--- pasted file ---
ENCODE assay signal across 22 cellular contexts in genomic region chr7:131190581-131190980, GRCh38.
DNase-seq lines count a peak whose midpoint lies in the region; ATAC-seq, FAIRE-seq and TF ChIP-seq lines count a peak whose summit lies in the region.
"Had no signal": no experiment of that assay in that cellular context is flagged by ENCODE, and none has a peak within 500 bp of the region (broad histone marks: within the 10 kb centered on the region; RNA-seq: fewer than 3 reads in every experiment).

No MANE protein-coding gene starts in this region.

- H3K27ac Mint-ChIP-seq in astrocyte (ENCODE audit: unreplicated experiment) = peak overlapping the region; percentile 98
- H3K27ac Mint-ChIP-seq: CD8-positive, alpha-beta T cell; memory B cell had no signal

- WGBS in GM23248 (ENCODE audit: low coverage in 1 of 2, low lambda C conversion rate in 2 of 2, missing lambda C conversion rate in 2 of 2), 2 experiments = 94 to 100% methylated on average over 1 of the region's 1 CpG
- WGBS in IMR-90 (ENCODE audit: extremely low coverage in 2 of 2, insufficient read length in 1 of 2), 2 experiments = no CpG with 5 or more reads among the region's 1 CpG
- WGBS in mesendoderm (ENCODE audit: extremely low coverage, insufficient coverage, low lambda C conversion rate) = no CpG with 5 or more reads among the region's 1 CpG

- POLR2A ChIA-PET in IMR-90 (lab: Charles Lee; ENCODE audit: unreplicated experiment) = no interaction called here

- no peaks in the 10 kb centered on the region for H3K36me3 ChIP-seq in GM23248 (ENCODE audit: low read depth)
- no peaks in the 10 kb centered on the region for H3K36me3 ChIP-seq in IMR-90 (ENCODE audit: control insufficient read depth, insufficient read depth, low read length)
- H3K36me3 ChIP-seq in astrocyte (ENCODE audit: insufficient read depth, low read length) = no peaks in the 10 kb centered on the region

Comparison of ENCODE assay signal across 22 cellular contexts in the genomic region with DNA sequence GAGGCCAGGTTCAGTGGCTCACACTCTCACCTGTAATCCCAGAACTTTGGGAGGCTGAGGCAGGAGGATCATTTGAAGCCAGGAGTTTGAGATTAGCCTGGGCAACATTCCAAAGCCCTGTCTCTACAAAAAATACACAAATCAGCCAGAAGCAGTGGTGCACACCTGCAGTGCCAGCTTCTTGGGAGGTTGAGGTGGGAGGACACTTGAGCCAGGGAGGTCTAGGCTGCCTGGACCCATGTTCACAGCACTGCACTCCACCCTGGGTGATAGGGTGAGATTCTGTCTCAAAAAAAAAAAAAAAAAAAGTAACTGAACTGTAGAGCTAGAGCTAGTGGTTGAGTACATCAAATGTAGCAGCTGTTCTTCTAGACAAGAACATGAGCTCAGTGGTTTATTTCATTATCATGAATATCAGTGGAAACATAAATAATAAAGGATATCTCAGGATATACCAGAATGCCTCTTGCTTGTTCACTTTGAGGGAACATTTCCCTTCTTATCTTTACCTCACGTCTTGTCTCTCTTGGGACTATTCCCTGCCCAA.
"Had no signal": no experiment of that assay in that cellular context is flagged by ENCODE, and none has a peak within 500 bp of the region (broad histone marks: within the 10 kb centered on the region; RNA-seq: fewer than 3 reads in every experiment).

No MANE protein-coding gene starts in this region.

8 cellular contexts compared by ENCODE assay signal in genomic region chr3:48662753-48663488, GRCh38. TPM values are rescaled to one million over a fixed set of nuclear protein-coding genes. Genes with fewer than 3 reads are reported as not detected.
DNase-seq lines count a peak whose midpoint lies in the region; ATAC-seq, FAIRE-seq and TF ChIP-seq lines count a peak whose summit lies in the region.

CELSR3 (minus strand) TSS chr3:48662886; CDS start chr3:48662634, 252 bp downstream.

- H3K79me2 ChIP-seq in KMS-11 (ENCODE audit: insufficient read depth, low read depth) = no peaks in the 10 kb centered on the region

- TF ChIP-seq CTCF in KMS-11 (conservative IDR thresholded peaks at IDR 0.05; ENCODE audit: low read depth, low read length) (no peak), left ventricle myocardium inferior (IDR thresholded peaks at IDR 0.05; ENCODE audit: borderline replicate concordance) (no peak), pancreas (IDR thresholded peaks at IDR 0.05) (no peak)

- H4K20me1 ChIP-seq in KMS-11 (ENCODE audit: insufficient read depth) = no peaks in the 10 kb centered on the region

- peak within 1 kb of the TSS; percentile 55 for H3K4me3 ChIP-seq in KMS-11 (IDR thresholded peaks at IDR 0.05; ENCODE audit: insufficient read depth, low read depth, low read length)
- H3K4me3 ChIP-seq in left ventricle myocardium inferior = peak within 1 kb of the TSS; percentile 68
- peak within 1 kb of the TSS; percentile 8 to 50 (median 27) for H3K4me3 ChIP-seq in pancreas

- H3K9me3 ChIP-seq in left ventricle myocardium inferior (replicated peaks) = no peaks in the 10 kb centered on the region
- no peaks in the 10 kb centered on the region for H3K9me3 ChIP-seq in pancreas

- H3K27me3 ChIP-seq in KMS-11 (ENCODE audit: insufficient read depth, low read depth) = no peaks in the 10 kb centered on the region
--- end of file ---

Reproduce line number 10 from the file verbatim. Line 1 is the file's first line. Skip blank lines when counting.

- POLR2A ChIA-PET in IMR-90 (lab: Charles Lee; ENCODE audit: unreplicated experiment) = no interaction called here